We agree with the reasons articulated by the Tenth Circuit for interpreting ? 108(b) as applying to the filing of a notice of appeal. Accordingly, we hold that a notice of appeal is timely filed if (1) the thirty-day time limit specified in Rule 4(a) has not expired before the filing of a bankruptcy petition, and (2) the notice of appeal is filed no later than sixty days after the order of relief.


Local 38 argues that, even if we find that ? 108(b) extends the deadline for filing a notice of appeal, Custom Air’s appeal nevertheless should be dismissed because ? 108(b) extends the deadline only for bankruptcy trustees and not for debtors in possession, such as Custom Air. This argument was also addressed and rejected by the Tenth Circuit in Autoskill, which held that ? 108(b) also applied to the bankrupt appellant, a debtor in possession. See id. at 1484 n. 4 (citing Martinson v. First Nat’l Bank (In re Martinson), 731 F.2d 543, 544 n. 2 (8th Cir.1984); Econo-Therm Energy Sys. Corp. v. Prudential Ins. Co. of Am. (In re Econo-Therm Energy Sys.), 80 B.R. 137, 139 n. 6 (Bankr.D.Minn.1987)). Indeed, this conclusion is supported by the text of the Bankruptcy Code. See 11 U.S.C. ? 1107(a) (extending, subject to exceptions not applicable here, rights of trustees to debtors in possession). It is supported by the legislative history of ? 108(b) as well. See H.R.Rep. No. 95-595, at 318, reprinted in 1978 U.S.C.C.A.N. at 6275 (Section 108(b) was designed to “permit the trustee, when he steps into the shoes of the debtor, an extension of time for filing an action or doing some other act that is required to preserve the debtor’s rights.”). We can think of no policy justification for affording the protections of ? 108(b) to a trustee in a Chapter 7 or a Chapter 13 bankruptcy proceeding but not to a debtor in possession in a Chapter 11 bankruptcy proceeding, where the debtor in possession essentially functions as the trustee.


Finally, Local 38 argues that we should not rely on ? 108(b) to extend the thirty-day deadline in Rule 4(a) because the Rules Enabling Act provides that “[a]ll laws in conflict” with federal rules promulgated pursuant to that Act “shall be of no further force or effect after such rules have taken effect.” 28 U.S.C. ? 2072(b). But this argument too was raised and properly rejected in Autoskill. In particular, the Tenth Circuit first observed that the Act generally has been “viewed as applying so as to abrogate conflicting statutes enacted before the rules.” 994 F.2d at 1485 (emphasis added) (citing Penfield Co. v. SEC, 330 U.S. 585, 589 n. 5, 67 S.Ct. 918, 91 L.Ed. 1117 (1947)); 4 Charles A. Wright & Arthur R. Miller, Federal Practice & Procedure ? 1030 & n. 2, at 125 (2d ed. 1987) (“Statutes enacted prior to the rules that are inconsistent with them are superseded.” (emphasis added)). A statute enacted subsequently to a rule promulgated under the Act, however, trumps the rule. Id. (citing 2 James N. Moore & Jo D. Lucas, Moore’s Federal Practice, ? 1.02[5], at 1-10 (2d ed. 1992)) (“A clearly inconsistent statute enacted subsequent to the Rules’ effectiveness would … supersede or modify any conflicting Rule.”) As the Tenth Circuit next observed, Rule 4(a) ? and its thirty-day deadline ? originally became effective on July 1, 1968,2 while ? 108 was approved on November 6, 1978, and became effective on October 1, 1979. Id. at 1485 & n. 9. Accordingly, the Act does not require that the later-enacted ? 108(b) yield to the earlier-enacted Rule 4(a).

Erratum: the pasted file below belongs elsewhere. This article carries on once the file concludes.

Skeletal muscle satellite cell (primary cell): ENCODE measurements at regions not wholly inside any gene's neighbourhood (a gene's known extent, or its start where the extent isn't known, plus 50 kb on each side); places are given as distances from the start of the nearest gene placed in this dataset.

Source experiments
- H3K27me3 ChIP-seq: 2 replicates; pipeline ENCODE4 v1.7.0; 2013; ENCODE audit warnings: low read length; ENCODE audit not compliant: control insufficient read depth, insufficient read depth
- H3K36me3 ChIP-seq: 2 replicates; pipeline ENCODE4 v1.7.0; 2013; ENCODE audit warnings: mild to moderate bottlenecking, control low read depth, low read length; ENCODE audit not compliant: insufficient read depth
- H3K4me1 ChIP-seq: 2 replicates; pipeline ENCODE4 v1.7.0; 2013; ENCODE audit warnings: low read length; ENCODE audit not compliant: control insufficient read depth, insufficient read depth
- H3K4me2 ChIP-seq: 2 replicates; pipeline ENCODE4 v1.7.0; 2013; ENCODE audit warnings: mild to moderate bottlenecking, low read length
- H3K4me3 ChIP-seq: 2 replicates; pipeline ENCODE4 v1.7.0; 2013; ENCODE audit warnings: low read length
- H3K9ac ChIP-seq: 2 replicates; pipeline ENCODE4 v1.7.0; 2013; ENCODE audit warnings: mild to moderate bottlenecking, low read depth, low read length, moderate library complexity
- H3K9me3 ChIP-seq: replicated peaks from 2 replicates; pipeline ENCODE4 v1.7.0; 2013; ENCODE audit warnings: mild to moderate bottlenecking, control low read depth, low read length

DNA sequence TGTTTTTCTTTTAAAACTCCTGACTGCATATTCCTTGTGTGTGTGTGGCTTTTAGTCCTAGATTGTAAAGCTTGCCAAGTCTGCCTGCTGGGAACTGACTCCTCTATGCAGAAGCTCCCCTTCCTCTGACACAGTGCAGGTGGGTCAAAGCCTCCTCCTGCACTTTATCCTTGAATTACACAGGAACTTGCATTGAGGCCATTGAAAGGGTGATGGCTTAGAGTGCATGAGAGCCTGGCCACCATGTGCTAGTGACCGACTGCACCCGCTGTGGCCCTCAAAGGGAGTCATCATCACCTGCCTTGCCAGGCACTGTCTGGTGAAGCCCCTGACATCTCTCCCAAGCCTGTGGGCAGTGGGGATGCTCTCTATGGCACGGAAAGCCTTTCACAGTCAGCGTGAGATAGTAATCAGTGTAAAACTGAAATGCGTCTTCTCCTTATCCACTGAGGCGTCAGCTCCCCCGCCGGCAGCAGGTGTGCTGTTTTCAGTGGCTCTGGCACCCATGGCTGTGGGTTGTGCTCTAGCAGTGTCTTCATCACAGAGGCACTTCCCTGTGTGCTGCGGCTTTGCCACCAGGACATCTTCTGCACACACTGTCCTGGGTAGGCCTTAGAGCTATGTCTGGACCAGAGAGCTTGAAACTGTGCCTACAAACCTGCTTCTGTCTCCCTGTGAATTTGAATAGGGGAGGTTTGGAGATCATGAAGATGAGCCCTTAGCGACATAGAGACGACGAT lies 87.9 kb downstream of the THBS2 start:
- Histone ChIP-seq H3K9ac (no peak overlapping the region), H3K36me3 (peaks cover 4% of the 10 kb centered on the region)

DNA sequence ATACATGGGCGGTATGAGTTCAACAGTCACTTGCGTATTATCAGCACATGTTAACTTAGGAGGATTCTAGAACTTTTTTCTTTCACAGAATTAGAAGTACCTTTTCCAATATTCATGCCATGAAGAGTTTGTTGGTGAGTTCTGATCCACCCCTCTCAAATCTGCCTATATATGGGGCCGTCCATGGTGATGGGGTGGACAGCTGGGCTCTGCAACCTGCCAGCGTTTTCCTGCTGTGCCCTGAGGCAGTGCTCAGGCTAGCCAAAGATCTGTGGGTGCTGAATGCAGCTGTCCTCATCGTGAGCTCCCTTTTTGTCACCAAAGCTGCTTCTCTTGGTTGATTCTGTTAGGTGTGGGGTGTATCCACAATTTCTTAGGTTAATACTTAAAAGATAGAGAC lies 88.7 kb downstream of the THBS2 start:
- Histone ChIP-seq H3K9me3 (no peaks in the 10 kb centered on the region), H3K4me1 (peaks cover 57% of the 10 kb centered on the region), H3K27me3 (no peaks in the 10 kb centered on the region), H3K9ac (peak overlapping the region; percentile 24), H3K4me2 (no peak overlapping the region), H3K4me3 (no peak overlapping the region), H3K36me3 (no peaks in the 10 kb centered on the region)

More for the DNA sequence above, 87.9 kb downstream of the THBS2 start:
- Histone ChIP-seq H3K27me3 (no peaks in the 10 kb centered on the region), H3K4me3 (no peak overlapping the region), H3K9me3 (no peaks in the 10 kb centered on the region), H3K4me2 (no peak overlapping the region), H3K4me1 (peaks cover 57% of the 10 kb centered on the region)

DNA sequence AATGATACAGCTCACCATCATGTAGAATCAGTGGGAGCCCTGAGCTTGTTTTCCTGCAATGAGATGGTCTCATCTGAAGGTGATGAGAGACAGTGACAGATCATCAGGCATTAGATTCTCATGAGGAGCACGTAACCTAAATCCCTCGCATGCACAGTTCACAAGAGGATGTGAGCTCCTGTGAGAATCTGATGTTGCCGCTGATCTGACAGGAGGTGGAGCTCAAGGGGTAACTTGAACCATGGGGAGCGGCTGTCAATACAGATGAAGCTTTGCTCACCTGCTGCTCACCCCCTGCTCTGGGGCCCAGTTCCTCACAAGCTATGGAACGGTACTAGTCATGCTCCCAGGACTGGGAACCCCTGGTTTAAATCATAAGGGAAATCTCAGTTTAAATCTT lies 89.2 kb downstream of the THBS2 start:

For the foregoing reasons, the motion to dismiss the appeal is denied. Custom Air’s application for the payment by Local 38 of its costs and attorneys’ fees is also denied. It is so ordered.



The Honorable Christopher F. Droney, of the United States District Court for the District of Connecticut, sitting by designation


The notice of appeal was actually filed sixty-one days after the bankruptcy petition was filed, but because the sixtieth day fell on a Sunday, the time for filing the notice of appeal was extended to the next daySee Fed. R.App. P. 26(a)(3).


To be sure, there were minor revisions to Rule 4(a) subsequent to the enactment of ? 108(b), but as the Tenth Circuit explained, those changes were not substantive and thus do not affect our analysisSee 994 F.2d at 1485 n. 8.